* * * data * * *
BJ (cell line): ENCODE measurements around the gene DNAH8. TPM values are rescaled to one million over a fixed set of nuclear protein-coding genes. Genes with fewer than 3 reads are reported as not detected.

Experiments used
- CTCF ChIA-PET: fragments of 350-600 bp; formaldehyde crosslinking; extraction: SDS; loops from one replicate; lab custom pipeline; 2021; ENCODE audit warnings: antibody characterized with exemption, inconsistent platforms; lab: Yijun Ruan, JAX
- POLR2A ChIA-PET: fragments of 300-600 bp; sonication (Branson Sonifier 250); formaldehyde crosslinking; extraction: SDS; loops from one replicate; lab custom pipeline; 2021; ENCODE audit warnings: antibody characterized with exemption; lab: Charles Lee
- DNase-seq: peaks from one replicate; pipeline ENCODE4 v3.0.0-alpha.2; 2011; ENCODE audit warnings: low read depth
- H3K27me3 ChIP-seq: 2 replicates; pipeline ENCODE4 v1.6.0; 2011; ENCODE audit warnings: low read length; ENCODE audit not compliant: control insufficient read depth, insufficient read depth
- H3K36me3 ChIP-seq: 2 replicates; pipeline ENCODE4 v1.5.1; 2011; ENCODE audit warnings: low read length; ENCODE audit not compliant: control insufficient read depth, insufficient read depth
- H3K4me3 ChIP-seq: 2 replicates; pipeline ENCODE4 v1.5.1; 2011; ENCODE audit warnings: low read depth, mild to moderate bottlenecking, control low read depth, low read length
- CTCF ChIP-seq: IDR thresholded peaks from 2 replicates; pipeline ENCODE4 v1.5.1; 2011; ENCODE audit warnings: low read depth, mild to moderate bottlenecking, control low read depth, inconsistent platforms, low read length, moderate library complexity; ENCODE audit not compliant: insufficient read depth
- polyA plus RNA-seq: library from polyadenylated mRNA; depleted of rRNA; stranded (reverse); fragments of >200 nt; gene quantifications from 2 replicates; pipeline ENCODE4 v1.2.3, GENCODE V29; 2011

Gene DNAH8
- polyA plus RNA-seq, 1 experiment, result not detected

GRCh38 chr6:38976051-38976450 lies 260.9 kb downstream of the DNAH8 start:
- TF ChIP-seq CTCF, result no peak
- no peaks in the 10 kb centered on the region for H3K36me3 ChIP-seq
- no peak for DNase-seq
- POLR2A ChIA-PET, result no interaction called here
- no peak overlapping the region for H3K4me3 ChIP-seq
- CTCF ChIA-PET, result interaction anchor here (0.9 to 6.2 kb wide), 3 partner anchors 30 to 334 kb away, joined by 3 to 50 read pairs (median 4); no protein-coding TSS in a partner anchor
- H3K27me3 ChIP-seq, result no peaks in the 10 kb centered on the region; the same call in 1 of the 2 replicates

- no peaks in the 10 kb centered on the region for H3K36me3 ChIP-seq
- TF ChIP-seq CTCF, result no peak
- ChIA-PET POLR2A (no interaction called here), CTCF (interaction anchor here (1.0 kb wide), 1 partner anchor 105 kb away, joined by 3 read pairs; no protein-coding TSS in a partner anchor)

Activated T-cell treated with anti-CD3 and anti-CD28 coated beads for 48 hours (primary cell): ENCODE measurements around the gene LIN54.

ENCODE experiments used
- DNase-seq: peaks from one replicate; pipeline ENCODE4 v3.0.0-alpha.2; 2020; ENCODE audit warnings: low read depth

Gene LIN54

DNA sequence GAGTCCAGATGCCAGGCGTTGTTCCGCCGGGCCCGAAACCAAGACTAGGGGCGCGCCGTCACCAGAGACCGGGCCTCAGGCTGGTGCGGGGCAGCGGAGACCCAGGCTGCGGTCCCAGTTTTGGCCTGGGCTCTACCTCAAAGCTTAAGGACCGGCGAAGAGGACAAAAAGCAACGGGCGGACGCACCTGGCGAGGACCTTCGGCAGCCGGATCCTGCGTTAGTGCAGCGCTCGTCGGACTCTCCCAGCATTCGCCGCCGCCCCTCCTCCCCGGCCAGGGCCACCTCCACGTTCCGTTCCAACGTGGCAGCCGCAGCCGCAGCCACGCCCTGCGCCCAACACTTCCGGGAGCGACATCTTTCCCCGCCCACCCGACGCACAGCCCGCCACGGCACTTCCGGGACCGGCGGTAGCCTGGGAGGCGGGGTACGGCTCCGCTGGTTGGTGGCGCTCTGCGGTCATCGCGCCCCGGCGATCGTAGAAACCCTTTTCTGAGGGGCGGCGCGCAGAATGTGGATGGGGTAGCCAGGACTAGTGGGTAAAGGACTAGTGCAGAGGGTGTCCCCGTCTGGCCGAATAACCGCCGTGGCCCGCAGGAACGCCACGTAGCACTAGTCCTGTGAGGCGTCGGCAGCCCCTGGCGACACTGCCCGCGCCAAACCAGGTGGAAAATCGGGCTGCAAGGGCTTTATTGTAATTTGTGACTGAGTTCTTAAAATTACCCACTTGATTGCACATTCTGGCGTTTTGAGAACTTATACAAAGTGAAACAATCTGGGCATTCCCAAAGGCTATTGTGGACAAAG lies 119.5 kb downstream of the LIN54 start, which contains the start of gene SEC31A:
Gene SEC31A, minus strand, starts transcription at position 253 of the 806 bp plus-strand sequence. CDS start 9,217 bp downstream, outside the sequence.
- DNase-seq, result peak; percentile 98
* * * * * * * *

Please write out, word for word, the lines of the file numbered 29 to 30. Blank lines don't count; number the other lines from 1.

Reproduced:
Gene SEC31A, minus strand, starts transcription at position 253 of the 806 bp plus-strand sequence. CDS start 9,217 bp downstream, outside the sequence.
- DNase-seq, result peak; percentile 98